Expanding the metallomics toolbox: Development of chemical and biological methods in understanding copper biochemistry

dc.contributor.advisor Fahrni, Christoph J.
dc.contributor.author Bagchi, Pritha
dc.contributor.committeeMember Lieberman, Raquel
dc.contributor.committeeMember Kelly, Wendy L.
dc.contributor.committeeMember Williams, Loren D.
dc.contributor.committeeMember Kemp, Melissa L.
dc.contributor.department Chemistry and Biochemistry
dc.date.accessioned 2014-08-27T13:31:41Z
dc.date.available 2014-08-28T05:30:04Z
dc.date.created 2013-08
dc.date.issued 2013-05-17
dc.date.submitted August 2013
dc.date.updated 2014-08-27T13:31:41Z
dc.description.abstract Copper is an essential trace element and required for various biological processes, but free copper is toxic. Therefore, copper is tightly regulated in living cells and disruptions in this homeostatic machinery are implicated in numerous diseases. The current understanding of copper homeostasis is substantial but incomplete, particularly in regard to storage and exchange at the subcellular level. Intracellular copper is primarily present in the monovalent oxidation state. Therefore, copper(I) selective fluorescent probes can be utilized for imaging exchangeable copper ions in live cells, but these probes are often lipophilic and hence poorly water soluble. To address this problem, water-soluble fluorescent probes with greatly improved contrast ratio and fluorescence quantum yield are characterized in this work. This work also describes a novel application of water-soluble fluorescent probes, in-gel detection of copper proteins with solvent accessible Cu(I) sites under non-denaturing conditions. Knowledge of copper(I) stability constants of proteins is important to elucidate the mechanisms of cellular copper homeostasis. Due to the high affinity of most Cu(I)-binding proteins, the stability constants cannot be determined directly by titration of the apo-protein with Cu(I). Therefore, accurate determination of Cu(I) stability constants of proteins critically depends on the Cu(I) affinity standards. However, the previously reported binding affinity values of the frequently used Cu(I) affinity standards are largely inconsistent impeding reliable data acquisition for the Cu(I) stability constants of proteins. To solve this problem, a set of water-soluble ligands are developed in this work that form colorless, air-stable copper(I)-complexes with 1:1 stoichiometry. These ligands can be applied as copper(I) buffering agents and affinity standards in order to study copper biochemistry. Copper(I) binding proteins are an integral part of the copper homeostatic machinery and they work in conjunction to regulate copper uptake, distribution, and excretion. However, available evidence indicates the existence of putative copper-binding proteins that are yet to be characterized. Therefore, several proteomics-based methods are developed in this work by employing the strategy to label Cu(I)-binding cysteines in a copper-dependent manner which lays the foundation for the identification of new copper proteins from cellular extracts.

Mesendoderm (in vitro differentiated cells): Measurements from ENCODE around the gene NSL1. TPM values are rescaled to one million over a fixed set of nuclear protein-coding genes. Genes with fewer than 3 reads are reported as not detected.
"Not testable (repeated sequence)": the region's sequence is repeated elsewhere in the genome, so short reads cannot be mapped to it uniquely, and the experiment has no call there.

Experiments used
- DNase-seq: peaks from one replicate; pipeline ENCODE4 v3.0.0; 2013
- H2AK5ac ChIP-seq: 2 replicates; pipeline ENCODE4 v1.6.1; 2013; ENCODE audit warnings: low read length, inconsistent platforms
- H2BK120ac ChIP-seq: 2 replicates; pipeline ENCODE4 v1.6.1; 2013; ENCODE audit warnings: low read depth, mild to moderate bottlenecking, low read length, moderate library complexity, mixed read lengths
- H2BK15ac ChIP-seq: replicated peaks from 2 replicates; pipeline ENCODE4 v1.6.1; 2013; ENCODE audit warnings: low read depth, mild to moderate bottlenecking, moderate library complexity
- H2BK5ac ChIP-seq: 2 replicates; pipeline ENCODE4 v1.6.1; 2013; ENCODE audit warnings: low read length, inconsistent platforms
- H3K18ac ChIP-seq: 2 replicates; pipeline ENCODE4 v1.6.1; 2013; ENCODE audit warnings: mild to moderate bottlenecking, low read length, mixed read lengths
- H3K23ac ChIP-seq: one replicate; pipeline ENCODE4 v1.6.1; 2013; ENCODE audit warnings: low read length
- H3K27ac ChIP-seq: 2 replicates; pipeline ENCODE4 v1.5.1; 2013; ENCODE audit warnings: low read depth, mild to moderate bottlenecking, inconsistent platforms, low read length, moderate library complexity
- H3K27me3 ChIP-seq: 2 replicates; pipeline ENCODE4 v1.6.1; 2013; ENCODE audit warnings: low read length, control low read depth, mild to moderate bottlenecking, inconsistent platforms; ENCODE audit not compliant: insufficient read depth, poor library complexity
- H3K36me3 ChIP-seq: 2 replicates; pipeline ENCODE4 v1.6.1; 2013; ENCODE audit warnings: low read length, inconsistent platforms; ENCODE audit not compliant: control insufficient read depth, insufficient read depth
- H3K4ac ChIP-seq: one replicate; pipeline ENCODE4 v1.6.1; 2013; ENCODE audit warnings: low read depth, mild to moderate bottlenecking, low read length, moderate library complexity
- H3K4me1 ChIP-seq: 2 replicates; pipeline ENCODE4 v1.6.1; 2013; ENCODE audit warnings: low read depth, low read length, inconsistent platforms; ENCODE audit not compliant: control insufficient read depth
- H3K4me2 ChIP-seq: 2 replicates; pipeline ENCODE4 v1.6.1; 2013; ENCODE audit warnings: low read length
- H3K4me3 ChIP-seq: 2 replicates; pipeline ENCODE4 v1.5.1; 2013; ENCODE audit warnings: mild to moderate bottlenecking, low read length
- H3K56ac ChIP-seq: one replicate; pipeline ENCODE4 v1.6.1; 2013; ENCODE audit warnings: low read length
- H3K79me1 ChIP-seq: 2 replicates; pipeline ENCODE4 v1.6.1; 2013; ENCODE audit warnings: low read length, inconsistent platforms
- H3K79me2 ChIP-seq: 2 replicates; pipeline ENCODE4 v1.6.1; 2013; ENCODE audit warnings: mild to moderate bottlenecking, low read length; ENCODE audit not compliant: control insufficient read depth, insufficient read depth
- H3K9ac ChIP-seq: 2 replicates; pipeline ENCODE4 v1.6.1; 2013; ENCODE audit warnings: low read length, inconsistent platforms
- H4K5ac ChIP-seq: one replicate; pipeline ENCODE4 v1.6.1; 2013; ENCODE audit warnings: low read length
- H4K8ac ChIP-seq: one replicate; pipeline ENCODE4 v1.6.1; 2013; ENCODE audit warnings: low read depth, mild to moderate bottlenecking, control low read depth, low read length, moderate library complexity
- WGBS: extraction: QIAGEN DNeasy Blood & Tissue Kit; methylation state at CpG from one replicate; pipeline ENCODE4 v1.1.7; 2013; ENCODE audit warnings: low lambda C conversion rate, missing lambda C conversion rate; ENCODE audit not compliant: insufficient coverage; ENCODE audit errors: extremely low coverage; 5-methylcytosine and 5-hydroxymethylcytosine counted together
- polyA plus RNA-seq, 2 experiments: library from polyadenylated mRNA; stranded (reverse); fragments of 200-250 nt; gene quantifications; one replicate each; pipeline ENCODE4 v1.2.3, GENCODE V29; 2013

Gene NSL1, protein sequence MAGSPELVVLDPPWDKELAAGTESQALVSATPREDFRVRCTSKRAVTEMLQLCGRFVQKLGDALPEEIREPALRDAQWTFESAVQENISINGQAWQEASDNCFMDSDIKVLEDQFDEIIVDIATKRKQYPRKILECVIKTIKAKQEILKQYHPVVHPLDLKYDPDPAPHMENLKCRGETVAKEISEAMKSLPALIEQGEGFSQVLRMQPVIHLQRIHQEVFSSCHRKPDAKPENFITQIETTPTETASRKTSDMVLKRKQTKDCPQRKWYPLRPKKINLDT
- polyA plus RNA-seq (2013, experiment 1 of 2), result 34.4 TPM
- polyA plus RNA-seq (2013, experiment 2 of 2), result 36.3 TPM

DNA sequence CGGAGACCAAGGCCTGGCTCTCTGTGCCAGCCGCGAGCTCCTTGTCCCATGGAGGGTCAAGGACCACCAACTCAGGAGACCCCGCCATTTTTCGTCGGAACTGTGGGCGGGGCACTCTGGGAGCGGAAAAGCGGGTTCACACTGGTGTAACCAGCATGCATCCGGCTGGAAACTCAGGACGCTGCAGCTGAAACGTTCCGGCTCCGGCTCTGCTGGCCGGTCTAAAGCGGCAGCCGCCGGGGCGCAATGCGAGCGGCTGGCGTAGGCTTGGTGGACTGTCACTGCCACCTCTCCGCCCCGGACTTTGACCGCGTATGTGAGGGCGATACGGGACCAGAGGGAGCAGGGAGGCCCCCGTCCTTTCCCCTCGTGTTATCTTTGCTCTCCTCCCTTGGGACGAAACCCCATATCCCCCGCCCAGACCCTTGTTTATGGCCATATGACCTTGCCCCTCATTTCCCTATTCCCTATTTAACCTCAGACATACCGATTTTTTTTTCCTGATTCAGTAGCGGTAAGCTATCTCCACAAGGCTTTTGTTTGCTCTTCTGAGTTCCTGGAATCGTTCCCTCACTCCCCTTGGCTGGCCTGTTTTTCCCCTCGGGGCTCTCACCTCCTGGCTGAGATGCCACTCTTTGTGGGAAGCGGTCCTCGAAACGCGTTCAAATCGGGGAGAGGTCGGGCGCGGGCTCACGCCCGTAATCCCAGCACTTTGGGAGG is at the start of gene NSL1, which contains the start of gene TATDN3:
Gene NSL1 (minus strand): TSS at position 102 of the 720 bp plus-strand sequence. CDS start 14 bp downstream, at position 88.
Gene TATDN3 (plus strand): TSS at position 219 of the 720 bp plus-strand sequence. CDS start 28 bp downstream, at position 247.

dc.description.degree Ph.D.
dc.embargo.terms 2014-08-01
dc.format.mimetype application/pdf
dc.identifier.uri http://hdl.handle.net/1853/52160
dc.language.iso en_US
dc.publisher Georgia Institute of Technology
dc.subject Copper(I) affinity standards
dc.subject Copper(I) fluorescent probes
dc.subject Differential labeling of cysteines
dc.title Expanding the metallomics toolbox: Development of chemical and biological methods in understanding copper biochemistry
dc.type Text
dc.type.genre Dissertation
dspace.entity.type Publication
local.contributor.advisor Fahrni, Christoph J.
local.contributor.corporatename School of Chemistry and Biochemistry
local.contributor.corporatename College of Sciences
relation.isAdvisorOfPublication 582e68ff-4689-4d69-95bd-97bbaf927034
relation.isOrgUnitOfPublication f1725b93-3ab8-4c47-a4c3-3596c03d6f1e
relation.isOrgUnitOfPublication 85042be6-2d68-4e07-b384-e1f908fae48a
thesis.degree.level Doctoral
Original bundle
Now showing 1 - 1 of 1
Thumbnail Image
7.16 MB
Adobe Portable Document Format
License bundle
Now showing 1 - 1 of 1
No Thumbnail Available
3.87 KB
Plain Text